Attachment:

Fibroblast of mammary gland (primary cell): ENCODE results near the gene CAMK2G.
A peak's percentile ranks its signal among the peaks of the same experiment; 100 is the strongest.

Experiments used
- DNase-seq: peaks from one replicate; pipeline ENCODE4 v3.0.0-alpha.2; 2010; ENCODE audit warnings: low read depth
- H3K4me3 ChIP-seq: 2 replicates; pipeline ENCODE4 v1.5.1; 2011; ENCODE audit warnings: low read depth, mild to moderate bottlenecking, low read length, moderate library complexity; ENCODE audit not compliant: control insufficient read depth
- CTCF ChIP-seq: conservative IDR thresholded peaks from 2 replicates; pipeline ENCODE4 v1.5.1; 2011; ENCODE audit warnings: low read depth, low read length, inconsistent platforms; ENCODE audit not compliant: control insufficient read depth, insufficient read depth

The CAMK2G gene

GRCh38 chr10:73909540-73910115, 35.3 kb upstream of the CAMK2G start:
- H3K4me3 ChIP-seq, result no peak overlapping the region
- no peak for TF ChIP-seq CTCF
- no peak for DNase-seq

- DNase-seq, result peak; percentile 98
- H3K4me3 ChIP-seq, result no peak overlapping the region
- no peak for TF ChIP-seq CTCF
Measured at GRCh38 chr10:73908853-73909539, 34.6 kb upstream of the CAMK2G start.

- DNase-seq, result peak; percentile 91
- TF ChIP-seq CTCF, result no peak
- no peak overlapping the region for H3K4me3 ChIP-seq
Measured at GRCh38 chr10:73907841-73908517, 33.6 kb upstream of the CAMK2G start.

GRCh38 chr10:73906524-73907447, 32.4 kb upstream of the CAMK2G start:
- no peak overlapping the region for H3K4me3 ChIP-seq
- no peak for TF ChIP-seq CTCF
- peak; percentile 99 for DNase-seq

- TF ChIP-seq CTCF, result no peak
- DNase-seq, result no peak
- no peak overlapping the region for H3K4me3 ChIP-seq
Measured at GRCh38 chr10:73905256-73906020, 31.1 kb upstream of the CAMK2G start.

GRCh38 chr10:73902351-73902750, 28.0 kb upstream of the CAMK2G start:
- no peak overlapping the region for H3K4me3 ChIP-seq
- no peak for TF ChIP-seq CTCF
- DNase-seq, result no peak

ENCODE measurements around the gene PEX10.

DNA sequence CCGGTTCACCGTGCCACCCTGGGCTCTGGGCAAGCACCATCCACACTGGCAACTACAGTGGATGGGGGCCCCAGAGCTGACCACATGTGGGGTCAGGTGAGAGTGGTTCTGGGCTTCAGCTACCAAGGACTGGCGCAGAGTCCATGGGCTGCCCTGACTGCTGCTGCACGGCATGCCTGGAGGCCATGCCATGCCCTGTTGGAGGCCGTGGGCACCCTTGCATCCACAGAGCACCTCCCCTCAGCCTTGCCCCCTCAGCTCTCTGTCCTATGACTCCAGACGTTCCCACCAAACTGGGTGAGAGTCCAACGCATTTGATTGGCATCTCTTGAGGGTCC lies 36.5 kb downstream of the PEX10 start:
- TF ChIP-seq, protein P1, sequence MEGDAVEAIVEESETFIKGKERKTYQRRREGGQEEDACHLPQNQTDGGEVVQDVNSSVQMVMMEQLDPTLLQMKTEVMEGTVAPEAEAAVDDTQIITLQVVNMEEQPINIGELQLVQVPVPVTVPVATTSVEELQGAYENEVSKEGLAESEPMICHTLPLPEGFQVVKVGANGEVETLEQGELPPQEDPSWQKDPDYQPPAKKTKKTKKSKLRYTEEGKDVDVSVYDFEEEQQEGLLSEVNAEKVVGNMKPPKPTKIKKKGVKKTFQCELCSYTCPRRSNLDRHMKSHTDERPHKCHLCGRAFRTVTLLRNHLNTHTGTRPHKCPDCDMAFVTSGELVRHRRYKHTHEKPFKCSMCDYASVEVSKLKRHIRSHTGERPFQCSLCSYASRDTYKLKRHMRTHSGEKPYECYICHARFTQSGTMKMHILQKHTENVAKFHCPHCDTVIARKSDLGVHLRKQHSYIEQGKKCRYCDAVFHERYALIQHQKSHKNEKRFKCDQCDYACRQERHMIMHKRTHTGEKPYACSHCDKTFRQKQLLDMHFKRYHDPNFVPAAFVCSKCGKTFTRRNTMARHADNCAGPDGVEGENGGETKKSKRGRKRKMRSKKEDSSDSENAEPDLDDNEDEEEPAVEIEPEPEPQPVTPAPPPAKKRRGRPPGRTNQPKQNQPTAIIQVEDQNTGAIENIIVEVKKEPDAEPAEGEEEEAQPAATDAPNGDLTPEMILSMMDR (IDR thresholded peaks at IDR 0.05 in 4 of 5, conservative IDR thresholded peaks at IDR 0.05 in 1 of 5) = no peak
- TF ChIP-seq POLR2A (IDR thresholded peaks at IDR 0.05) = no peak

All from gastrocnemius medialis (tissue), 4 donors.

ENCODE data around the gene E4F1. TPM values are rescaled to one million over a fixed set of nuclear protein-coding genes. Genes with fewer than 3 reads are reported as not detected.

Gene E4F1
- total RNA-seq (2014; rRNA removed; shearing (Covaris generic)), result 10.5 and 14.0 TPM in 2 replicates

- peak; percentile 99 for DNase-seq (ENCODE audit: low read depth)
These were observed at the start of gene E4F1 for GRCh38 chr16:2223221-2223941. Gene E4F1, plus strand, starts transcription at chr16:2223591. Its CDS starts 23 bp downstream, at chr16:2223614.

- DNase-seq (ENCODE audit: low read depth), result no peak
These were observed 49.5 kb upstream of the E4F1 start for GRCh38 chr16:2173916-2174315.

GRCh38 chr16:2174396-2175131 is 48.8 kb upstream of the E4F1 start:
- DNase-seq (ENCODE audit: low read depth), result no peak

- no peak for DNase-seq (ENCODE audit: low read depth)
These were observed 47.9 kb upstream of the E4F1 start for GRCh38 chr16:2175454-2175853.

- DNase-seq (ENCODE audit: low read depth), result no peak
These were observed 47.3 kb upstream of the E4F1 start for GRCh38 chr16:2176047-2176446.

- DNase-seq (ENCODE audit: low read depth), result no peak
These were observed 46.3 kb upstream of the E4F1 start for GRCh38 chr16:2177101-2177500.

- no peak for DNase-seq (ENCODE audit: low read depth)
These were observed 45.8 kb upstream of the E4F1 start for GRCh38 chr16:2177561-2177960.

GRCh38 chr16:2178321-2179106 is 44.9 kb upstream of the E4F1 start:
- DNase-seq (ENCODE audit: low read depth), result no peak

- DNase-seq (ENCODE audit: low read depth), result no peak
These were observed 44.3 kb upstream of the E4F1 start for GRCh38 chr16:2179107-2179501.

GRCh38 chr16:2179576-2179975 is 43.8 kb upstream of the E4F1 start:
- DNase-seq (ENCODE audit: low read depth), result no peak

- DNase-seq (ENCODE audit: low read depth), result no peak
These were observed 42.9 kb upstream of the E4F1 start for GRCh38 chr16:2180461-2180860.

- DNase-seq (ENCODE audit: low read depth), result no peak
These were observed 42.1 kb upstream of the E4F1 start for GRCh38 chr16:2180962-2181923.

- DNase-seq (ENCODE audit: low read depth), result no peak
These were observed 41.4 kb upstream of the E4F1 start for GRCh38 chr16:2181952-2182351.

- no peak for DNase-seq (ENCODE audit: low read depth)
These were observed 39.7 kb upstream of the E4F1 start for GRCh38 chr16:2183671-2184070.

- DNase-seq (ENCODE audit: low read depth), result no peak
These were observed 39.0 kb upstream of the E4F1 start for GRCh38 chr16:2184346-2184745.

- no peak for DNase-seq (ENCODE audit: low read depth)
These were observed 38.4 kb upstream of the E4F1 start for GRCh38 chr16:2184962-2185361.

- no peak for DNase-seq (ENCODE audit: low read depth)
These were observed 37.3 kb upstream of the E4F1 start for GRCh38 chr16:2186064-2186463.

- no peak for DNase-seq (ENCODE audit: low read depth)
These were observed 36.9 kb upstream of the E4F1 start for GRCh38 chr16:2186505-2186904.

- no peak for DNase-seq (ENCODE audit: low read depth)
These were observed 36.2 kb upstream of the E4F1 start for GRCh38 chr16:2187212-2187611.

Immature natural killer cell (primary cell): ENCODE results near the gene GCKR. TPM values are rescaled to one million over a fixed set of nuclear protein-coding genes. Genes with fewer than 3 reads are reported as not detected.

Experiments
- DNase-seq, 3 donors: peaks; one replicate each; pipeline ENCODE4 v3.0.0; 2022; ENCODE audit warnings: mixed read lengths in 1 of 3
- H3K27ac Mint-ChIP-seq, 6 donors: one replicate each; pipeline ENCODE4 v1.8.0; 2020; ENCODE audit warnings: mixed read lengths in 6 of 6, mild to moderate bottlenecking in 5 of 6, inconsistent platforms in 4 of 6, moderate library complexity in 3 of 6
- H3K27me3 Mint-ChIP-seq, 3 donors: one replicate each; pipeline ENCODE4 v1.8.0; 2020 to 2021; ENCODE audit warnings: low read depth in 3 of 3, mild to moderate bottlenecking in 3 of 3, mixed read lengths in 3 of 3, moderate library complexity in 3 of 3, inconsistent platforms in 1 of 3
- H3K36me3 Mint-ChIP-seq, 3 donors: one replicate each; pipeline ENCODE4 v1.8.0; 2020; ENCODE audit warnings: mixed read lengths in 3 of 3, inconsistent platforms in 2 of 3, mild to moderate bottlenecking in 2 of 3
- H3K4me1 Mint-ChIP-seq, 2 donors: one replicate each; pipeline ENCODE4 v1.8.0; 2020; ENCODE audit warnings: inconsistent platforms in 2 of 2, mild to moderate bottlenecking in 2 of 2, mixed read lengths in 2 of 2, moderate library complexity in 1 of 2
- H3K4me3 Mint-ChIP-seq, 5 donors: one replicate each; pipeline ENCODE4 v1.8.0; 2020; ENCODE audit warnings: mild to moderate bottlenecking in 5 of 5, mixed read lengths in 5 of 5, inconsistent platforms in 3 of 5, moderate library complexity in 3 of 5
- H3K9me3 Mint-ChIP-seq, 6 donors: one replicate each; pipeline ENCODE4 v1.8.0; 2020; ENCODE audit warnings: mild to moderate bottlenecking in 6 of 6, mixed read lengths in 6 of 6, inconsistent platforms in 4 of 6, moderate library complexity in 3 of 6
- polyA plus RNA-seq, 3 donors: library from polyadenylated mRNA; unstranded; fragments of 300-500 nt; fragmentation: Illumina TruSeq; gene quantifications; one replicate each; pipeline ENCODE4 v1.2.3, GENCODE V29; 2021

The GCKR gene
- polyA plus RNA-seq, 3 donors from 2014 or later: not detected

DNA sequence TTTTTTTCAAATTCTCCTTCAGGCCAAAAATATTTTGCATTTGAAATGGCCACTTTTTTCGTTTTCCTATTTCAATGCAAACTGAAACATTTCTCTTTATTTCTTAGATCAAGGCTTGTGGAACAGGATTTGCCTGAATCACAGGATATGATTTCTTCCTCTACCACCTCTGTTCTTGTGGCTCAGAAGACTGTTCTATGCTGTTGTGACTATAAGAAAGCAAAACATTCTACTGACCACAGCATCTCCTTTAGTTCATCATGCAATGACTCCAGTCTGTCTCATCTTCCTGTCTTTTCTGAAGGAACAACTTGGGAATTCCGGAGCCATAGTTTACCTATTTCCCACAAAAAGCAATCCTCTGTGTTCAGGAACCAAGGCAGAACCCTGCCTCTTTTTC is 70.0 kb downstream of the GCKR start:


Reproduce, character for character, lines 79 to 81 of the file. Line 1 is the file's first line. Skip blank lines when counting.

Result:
Experiments
- DNase-seq, 3 donors: peaks; one replicate each; pipeline ENCODE4 v3.0.0; 2022; ENCODE audit warnings: mixed read lengths in 1 of 3
- H3K27ac Mint-ChIP-seq, 6 donors: one replicate each; pipeline ENCODE4 v1.8.0; 2020; ENCODE audit warnings: mixed read lengths in 6 of 6, mild to moderate bottlenecking in 5 of 6, inconsistent platforms in 4 of 6, moderate library complexity in 3 of 6